Continued, constructive dialogue between all key stakeholders including NGOs, regulators, scientists, and industry is essential to positively progress in the direction of ultimately no longer requiring the need for animal testing. Overall, it appears we are moving in the right direction, with hopefully more rapid and positive changes on the horizon.
Useful links :
• Animals used for scientific purposes : EU Upcoming events
• Intergroup on the Welfare and Conservation of Animals
• European Partnership for Alternative Approaches to Animal Testing
• EU Reference Laboratory for alternatives to animal testing
• EU Project : EU-ToxRisk
• A scientist’s opinion : Interview with Professor Maurice Whelan about animal testing
• A scientist’s opinion : Interview with Professor PierFranco Conte about animal testing
• A scientist’s opinion : Interview with Dr Jason Johnson about animal testing
This article raises some important points, but it does simplify some of the issues.
At the European Animal Research Association (EARA) we fully support the development of animal-free tools to predict and model human disease. Where these are proven to be more effective than animal models they are likely to save scientists considerable time and money in their research. However, in many areas of research, such as neuroscience and cancer, animal models continue to be the most likely method to help achieve medical breakthroughs.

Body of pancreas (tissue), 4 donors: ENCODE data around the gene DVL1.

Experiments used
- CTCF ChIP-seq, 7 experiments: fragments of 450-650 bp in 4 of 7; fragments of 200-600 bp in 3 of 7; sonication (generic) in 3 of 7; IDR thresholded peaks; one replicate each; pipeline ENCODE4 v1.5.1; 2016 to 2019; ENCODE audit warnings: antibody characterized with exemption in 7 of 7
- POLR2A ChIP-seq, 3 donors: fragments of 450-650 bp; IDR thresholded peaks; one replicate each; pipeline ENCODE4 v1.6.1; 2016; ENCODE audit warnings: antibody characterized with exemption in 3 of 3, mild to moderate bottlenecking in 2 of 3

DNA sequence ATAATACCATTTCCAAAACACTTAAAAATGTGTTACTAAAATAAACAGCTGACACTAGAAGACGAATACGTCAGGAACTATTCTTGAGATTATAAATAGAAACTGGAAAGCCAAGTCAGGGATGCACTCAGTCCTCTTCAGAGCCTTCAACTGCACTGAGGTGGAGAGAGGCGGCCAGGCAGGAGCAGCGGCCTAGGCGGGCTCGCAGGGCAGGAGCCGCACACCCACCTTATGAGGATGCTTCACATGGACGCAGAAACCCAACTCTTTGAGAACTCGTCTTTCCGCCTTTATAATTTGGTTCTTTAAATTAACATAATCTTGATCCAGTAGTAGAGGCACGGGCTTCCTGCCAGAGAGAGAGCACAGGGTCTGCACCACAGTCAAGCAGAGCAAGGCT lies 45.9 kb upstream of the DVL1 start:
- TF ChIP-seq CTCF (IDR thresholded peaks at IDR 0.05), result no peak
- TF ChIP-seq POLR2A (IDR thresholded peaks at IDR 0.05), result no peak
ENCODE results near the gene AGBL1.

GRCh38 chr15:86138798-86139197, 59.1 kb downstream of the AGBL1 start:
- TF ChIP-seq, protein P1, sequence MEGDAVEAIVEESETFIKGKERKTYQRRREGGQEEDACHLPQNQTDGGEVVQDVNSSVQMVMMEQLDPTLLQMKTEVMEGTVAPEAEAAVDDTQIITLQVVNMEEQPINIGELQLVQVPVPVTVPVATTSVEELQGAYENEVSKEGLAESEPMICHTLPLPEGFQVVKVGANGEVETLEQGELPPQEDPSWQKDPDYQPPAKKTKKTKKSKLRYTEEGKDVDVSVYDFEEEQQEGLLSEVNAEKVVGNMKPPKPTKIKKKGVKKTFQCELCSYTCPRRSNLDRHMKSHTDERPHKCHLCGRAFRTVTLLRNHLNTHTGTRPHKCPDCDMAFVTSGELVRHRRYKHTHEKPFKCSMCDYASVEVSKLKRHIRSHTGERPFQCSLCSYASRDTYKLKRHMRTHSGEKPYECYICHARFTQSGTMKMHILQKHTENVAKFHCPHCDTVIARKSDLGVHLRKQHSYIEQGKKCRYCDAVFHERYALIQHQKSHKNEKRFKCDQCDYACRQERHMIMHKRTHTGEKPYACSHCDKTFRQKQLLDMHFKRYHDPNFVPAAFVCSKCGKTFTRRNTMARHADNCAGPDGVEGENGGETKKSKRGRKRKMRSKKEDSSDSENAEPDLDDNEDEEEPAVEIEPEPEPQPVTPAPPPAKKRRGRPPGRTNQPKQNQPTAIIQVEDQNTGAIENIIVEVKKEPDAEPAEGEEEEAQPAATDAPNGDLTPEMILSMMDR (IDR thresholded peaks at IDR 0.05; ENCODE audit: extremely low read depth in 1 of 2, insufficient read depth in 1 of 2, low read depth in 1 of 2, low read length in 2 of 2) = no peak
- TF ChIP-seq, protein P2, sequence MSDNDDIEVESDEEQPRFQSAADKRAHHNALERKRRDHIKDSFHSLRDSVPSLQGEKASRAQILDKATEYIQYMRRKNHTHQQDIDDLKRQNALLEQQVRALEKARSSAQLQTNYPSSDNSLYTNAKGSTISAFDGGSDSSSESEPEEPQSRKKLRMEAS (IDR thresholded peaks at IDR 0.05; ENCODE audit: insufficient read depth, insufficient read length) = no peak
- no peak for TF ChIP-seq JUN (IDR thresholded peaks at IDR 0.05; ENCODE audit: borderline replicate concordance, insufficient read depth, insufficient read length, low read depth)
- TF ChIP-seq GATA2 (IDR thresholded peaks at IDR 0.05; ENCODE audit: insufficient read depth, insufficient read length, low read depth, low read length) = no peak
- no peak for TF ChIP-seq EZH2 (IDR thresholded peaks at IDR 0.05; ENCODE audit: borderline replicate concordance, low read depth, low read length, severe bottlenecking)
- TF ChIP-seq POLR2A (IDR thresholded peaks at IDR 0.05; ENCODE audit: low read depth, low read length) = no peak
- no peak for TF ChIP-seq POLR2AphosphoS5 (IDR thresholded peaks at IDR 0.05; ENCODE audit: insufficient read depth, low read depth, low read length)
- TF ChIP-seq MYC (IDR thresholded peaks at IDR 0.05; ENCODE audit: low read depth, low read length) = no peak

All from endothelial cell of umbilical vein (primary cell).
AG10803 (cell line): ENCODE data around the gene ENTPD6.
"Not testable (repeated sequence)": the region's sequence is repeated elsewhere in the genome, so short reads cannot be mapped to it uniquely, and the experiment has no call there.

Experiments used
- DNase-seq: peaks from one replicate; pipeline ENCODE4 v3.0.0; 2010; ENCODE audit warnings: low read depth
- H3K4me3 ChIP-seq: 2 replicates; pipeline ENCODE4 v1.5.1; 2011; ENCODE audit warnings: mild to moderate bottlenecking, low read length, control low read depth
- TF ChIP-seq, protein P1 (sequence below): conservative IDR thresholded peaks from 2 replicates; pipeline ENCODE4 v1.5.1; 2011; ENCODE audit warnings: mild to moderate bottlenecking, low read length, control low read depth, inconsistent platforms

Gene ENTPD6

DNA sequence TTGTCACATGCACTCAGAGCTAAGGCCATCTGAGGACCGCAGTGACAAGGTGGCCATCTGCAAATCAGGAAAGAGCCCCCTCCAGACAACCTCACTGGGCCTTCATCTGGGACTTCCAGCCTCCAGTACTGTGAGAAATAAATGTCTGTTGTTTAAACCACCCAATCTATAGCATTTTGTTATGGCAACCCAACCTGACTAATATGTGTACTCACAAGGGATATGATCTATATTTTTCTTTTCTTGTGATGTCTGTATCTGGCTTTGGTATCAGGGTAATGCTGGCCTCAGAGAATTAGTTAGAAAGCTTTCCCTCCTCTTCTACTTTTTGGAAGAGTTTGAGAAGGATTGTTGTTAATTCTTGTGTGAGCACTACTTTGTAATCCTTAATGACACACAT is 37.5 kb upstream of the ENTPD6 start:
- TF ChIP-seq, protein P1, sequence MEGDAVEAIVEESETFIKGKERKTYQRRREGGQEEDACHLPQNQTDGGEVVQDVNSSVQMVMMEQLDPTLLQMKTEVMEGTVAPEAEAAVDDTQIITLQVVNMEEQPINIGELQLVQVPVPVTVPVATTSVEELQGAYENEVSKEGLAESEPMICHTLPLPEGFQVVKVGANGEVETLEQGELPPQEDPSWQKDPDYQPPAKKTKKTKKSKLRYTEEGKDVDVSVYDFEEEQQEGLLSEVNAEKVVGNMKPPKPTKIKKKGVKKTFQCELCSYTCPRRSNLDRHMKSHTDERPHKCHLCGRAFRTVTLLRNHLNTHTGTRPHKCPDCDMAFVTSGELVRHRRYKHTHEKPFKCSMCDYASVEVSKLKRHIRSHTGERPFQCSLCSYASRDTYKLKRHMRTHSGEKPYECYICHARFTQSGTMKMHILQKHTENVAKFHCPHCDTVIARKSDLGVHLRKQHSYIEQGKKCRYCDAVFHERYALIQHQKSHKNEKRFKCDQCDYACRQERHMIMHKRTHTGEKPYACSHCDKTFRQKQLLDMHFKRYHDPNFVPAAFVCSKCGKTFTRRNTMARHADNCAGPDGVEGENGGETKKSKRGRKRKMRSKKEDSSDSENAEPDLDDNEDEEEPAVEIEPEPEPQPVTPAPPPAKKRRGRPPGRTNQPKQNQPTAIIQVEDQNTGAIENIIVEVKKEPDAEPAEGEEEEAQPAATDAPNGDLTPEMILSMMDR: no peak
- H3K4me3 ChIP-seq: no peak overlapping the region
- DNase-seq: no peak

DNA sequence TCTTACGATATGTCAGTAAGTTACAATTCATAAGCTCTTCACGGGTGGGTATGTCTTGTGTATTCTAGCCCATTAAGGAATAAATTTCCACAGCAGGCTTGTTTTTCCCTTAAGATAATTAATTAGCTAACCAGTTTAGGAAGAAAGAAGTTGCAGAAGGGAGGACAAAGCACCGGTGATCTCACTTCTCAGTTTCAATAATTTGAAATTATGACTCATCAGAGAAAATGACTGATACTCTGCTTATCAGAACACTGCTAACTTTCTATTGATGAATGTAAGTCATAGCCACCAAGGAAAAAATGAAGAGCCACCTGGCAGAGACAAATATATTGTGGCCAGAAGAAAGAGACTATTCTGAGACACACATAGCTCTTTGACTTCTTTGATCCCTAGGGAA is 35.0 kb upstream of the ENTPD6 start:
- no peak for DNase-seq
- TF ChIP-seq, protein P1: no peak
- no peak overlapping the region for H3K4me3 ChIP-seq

Unfortunately, it is a fact that progress has been slow to develop reliable animal-free methods in many areas of biomedical research. This was reflected in the actions of the Netherlands government when, in 2018, it officially dropped its target to be ‘a world leader in innovation without laboratory animals by 2025’ and brought in the more realistic aim of being ‘a forerunner in the international transition with animal-free innovation’.
With regard to the comments of Mrs Tilly Metz, while incentives for animal-free research would undoubtedly help improve the speed of progress, this should not come at the expense of investment in existing methods, such as animal models, which continue to assist the European biomedical sector and help it achieve remarkable results in drug innovation and treatments.